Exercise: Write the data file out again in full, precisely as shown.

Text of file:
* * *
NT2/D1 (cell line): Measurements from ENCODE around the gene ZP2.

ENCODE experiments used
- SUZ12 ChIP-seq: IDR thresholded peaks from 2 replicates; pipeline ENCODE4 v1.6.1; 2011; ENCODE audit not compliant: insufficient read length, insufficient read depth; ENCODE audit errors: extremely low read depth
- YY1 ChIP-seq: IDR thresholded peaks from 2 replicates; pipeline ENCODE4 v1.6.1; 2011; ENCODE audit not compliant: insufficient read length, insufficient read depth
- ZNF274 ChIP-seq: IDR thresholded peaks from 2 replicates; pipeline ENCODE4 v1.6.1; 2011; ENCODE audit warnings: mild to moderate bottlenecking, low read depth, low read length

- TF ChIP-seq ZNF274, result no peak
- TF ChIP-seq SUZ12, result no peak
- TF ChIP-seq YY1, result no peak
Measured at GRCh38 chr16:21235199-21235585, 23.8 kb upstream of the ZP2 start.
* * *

NT2/D1 (cell line): Measurements from ENCODE around the gene ZP2.

ENCODE experiments used
- SUZ12 ChIP-seq: IDR thresholded peaks from 2 replicates; pipeline ENCODE4 v1.6.1; 2011; ENCODE audit not compliant: insufficient read length, insufficient read depth; ENCODE audit errors: extremely low read depth
- YY1 ChIP-seq: IDR thresholded peaks from 2 replicates; pipeline ENCODE4 v1.6.1; 2011; ENCODE audit not compliant: insufficient read length, insufficient read depth
- ZNF274 ChIP-seq: IDR thresholded peaks from 2 replicates; pipeline ENCODE4 v1.6.1; 2011; ENCODE audit warnings: mild to moderate bottlenecking, low read depth, low read length

- TF ChIP-seq ZNF274, result no peak
- TF ChIP-seq SUZ12, result no peak
- TF ChIP-seq YY1, result no peak
Measured at GRCh38 chr16:21235199-21235585, 23.8 kb upstream of the ZP2 start.